Background Mechanical ventilation at birth causes airway injury and lung inflammation in preterm sheep. Continuous positive airway pressure (CPAP) is being increasingly used clinically to transition preterm infants at birth. Objective To test if distending pressures will activate acute phase reactants and inflammatory changes in the airways of fetal, preterm lambs. Methods The head and chest of fetal lambs at 128±1 day GA were surgically exteriorized. With placental circulation intact, fetal lambs were then randomized to one of five 15 minute interventions: PEEP of 0, 4, 8, 12, or 16 cmH2O. Recruitment volumes were recorded. Fetal lambs remained on placental support for 30 min after the intervention. The twins of each 0 cmH2O animal served as controls. Fetal lung fluid (FLF), bronchoalveolar lavage fluid (BAL), right mainstem bronchi and peripheral lung tissue were evaluated for inflammation. Results Recruitment volume increased from 0.4±0.04 mL/kg at 4 cmH2O to 2.4±0.3 mL/kg at 16 cmH2O. The lambs were surfactant deficient, and all pressures were below the opening inflection pressure on pressure-volume curve. mRNA expression of early response genes and pro-inflammatory cytokines did not increase in airway tissue or lung tissue at any pressure compared to controls. FLF and BAL also did not have increases in early response proteins. No histologic changes or Egr-1 activation was present at the pressures used. Conclusion Distending pressures as high as 16 cmH2O did not recruit lung volume at birth and did not increase markers of injury in the lung or airways in non-breathing preterm fetal sheep. PMID:27463520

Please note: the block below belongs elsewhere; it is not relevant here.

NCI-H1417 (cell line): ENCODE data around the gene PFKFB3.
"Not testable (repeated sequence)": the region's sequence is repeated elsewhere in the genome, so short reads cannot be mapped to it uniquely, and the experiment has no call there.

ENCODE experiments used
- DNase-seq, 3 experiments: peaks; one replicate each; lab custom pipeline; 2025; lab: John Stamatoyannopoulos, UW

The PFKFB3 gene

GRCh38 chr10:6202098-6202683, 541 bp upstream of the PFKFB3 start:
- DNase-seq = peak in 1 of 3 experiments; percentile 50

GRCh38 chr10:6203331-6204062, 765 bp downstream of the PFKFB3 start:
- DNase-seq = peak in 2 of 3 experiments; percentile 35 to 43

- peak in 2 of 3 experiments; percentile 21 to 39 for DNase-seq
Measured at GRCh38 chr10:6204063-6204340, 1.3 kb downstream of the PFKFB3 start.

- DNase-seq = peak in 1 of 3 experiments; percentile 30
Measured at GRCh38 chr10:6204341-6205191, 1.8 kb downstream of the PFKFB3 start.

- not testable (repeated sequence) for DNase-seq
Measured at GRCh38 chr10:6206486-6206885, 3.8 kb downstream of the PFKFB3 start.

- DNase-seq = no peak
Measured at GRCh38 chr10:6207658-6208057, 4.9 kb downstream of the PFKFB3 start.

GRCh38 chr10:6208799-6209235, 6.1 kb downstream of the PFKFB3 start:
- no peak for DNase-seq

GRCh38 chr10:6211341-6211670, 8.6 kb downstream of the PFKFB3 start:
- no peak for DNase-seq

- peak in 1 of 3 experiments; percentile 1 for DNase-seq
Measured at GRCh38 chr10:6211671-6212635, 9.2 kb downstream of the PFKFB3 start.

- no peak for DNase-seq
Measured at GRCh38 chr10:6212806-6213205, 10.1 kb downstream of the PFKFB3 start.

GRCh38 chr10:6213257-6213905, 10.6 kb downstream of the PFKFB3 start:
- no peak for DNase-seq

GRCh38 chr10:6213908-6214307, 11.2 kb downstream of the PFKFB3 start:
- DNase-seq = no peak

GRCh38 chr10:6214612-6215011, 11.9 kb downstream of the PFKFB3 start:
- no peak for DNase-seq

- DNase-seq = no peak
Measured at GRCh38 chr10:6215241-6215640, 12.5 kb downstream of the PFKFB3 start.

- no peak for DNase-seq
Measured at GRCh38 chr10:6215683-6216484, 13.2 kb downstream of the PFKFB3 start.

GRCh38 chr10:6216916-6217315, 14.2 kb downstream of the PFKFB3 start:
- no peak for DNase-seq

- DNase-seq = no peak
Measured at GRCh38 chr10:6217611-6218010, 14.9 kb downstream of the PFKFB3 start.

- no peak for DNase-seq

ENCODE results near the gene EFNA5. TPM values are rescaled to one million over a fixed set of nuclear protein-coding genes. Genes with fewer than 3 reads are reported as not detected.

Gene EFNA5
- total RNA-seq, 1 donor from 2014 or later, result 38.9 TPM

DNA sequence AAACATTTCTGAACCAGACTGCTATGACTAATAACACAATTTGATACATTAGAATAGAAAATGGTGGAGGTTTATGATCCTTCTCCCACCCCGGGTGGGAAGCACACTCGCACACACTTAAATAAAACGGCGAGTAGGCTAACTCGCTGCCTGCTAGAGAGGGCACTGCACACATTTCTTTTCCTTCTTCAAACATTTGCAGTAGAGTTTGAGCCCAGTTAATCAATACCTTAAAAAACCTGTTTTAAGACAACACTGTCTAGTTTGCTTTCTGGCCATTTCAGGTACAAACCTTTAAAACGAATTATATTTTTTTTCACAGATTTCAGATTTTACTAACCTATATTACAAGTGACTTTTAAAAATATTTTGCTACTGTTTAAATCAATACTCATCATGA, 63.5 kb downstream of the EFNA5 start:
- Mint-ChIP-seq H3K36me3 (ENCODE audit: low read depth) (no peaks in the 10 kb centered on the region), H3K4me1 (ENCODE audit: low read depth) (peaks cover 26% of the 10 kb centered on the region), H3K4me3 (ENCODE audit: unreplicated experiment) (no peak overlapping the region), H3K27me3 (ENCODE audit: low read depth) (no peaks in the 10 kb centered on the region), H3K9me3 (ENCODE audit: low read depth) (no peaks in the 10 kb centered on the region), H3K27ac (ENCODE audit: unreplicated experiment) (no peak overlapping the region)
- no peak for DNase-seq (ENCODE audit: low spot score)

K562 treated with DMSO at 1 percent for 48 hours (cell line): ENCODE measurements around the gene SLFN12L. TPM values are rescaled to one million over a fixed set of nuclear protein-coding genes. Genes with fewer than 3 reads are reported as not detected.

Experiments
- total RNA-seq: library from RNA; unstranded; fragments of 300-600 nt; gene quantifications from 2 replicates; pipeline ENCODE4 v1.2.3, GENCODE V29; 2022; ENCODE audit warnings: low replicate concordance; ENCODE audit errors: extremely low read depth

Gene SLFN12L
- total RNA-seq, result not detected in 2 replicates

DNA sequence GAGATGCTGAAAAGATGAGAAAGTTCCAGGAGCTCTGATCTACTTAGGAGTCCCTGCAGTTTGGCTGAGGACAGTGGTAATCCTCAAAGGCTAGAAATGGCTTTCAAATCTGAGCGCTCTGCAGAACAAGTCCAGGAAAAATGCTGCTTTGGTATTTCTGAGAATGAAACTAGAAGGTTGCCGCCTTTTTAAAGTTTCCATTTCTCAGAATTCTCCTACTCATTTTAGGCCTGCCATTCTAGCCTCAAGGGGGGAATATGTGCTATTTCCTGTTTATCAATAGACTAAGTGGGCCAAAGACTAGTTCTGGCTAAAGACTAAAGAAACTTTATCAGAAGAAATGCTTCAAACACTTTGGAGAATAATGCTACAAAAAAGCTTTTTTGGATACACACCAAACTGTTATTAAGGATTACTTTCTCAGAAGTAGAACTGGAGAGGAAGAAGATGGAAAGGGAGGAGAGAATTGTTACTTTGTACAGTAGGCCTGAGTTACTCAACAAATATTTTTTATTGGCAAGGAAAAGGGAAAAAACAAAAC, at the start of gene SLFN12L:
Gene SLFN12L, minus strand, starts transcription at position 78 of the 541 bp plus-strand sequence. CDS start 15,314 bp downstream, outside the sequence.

17. Anti-inflammatory and anti-apoptotic effects of oxysophoridine on lipopolysaccharide-induced acute lung injury in mice

    PubMed Central

    Fu, Junjing; Wang, Yongtao; Zhang, Jianxin; Wu, Wei; Chen, Xiyan; Yang, Yanrong

    2015-01-01